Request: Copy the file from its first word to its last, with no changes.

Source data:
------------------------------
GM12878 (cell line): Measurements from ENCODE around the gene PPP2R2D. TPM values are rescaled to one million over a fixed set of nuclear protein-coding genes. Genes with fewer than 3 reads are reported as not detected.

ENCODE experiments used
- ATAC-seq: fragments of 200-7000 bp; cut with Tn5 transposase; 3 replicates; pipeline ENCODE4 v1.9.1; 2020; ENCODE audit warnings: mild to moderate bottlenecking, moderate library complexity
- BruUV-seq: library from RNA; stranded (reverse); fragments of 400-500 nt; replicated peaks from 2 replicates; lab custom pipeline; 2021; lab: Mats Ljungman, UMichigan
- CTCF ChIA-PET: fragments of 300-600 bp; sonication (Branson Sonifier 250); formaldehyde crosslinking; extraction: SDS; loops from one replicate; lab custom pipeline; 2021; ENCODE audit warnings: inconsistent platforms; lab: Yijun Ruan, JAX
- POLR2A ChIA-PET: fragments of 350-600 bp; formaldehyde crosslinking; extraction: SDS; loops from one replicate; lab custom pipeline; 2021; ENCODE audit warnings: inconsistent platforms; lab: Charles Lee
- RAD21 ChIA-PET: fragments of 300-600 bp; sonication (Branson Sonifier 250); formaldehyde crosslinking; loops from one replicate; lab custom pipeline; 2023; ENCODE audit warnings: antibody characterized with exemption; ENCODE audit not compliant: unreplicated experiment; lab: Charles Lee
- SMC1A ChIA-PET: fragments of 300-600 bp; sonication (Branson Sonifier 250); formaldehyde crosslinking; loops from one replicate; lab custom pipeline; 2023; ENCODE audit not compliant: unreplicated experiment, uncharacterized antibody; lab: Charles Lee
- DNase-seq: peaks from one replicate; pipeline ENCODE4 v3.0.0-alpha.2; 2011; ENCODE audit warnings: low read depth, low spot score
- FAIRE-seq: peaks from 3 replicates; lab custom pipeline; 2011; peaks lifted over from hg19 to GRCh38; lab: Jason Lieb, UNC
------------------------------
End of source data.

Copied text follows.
GM12878 (cell line): Measurements from ENCODE around the gene PPP2R2D. TPM values are rescaled to one million over a fixed set of nuclear protein-coding genes. Genes with fewer than 3 reads are reported as not detected.

ENCODE experiments used
- ATAC-seq: fragments of 200-7000 bp; cut with Tn5 transposase; 3 replicates; pipeline ENCODE4 v1.9.1; 2020; ENCODE audit warnings: mild to moderate bottlenecking, moderate library complexity
- BruUV-seq: library from RNA; stranded (reverse); fragments of 400-500 nt; replicated peaks from 2 replicates; lab custom pipeline; 2021; lab: Mats Ljungman, UMichigan
- CTCF ChIA-PET: fragments of 300-600 bp; sonication (Branson Sonifier 250); formaldehyde crosslinking; extraction: SDS; loops from one replicate; lab custom pipeline; 2021; ENCODE audit warnings: inconsistent platforms; lab: Yijun Ruan, JAX
- POLR2A ChIA-PET: fragments of 350-600 bp; formaldehyde crosslinking; extraction: SDS; loops from one replicate; lab custom pipeline; 2021; ENCODE audit warnings: inconsistent platforms; lab: Charles Lee
- RAD21 ChIA-PET: fragments of 300-600 bp; sonication (Branson Sonifier 250); formaldehyde crosslinking; loops from one replicate; lab custom pipeline; 2023; ENCODE audit warnings: antibody characterized with exemption; ENCODE audit not compliant: unreplicated experiment; lab: Charles Lee
- SMC1A ChIA-PET: fragments of 300-600 bp; sonication (Branson Sonifier 250); formaldehyde crosslinking; loops from one replicate; lab custom pipeline; 2023; ENCODE audit not compliant: unreplicated experiment, uncharacterized antibody; lab: Charles Lee
- DNase-seq: peaks from one replicate; pipeline ENCODE4 v3.0.0-alpha.2; 2011; ENCODE audit warnings: low read depth, low spot score
- FAIRE-seq: peaks from 3 replicates; lab custom pipeline; 2011; peaks lifted over from hg19 to GRCh38; lab: Jason Lieb, UNC